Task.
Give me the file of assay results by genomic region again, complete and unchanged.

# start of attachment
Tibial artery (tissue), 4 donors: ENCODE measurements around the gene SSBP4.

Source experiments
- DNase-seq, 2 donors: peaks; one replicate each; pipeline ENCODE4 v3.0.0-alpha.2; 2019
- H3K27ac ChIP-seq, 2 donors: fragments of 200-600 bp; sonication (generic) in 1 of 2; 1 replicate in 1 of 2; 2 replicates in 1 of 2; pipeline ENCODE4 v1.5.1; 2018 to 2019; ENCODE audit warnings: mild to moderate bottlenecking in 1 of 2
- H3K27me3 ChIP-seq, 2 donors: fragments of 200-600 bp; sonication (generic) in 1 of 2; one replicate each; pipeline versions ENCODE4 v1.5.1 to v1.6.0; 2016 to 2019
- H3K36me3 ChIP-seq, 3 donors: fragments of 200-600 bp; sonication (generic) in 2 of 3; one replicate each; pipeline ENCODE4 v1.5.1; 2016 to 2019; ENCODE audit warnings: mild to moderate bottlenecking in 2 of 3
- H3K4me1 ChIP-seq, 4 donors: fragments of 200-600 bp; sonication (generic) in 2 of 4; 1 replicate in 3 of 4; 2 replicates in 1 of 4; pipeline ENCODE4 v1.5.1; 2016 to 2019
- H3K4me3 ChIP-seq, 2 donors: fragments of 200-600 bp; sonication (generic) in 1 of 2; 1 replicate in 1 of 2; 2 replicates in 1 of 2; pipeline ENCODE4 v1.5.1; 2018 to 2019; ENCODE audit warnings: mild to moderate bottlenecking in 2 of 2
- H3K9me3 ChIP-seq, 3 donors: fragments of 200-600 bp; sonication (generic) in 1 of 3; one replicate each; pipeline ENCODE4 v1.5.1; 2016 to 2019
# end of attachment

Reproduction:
Tibial artery (tissue), 4 donors: ENCODE measurements around the gene SSBP4.

Source experiments
- DNase-seq, 2 donors: peaks; one replicate each; pipeline ENCODE4 v3.0.0-alpha.2; 2019
- H3K27ac ChIP-seq, 2 donors: fragments of 200-600 bp; sonication (generic) in 1 of 2; 1 replicate in 1 of 2; 2 replicates in 1 of 2; pipeline ENCODE4 v1.5.1; 2018 to 2019; ENCODE audit warnings: mild to moderate bottlenecking in 1 of 2
- H3K27me3 ChIP-seq, 2 donors: fragments of 200-600 bp; sonication (generic) in 1 of 2; one replicate each; pipeline versions ENCODE4 v1.5.1 to v1.6.0; 2016 to 2019
- H3K36me3 ChIP-seq, 3 donors: fragments of 200-600 bp; sonication (generic) in 2 of 3; one replicate each; pipeline ENCODE4 v1.5.1; 2016 to 2019; ENCODE audit warnings: mild to moderate bottlenecking in 2 of 3
- H3K4me1 ChIP-seq, 4 donors: fragments of 200-600 bp; sonication (generic) in 2 of 4; 1 replicate in 3 of 4; 2 replicates in 1 of 4; pipeline ENCODE4 v1.5.1; 2016 to 2019
- H3K4me3 ChIP-seq, 2 donors: fragments of 200-600 bp; sonication (generic) in 1 of 2; 1 replicate in 1 of 2; 2 replicates in 1 of 2; pipeline ENCODE4 v1.5.1; 2018 to 2019; ENCODE audit warnings: mild to moderate bottlenecking in 2 of 2
- H3K9me3 ChIP-seq, 3 donors: fragments of 200-600 bp; sonication (generic) in 1 of 3; one replicate each; pipeline ENCODE4 v1.5.1; 2016 to 2019